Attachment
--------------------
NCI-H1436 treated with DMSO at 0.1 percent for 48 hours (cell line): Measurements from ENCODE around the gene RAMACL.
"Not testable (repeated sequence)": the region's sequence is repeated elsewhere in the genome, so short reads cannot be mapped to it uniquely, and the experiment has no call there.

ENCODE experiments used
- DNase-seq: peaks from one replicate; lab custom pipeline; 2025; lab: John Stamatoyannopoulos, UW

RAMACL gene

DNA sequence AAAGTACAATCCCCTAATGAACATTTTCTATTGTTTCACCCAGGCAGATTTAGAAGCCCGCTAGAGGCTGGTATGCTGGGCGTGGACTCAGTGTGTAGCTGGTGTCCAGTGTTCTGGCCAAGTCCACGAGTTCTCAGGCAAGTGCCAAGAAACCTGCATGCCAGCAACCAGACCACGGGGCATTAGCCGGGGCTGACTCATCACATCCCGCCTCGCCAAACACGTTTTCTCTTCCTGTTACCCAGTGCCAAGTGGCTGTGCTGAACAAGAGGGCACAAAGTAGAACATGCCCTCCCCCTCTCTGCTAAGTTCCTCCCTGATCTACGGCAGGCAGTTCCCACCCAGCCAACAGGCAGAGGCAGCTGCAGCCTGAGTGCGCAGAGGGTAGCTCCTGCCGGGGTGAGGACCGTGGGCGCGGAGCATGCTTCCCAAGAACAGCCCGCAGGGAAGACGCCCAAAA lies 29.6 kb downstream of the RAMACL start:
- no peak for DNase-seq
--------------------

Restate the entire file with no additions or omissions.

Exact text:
NCI-H1436 treated with DMSO at 0.1 percent for 48 hours (cell line): Measurements from ENCODE around the gene RAMACL.
"Not testable (repeated sequence)": the region's sequence is repeated elsewhere in the genome, so short reads cannot be mapped to it uniquely, and the experiment has no call there.

ENCODE experiments used
- DNase-seq: peaks from one replicate; lab custom pipeline; 2025; lab: John Stamatoyannopoulos, UW

RAMACL gene

DNA sequence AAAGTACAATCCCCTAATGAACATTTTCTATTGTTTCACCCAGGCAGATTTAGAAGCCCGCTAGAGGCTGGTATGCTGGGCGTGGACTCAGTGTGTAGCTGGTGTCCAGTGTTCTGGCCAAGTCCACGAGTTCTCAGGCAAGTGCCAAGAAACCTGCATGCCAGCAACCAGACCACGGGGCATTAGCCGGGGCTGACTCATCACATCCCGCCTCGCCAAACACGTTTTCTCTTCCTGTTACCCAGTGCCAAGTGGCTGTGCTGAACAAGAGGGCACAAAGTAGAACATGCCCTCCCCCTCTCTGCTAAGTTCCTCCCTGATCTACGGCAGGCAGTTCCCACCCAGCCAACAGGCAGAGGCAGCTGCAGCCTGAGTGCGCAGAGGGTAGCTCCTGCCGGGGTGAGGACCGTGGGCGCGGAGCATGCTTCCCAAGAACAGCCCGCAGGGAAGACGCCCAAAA lies 29.6 kb downstream of the RAMACL start:
- no peak for DNase-seq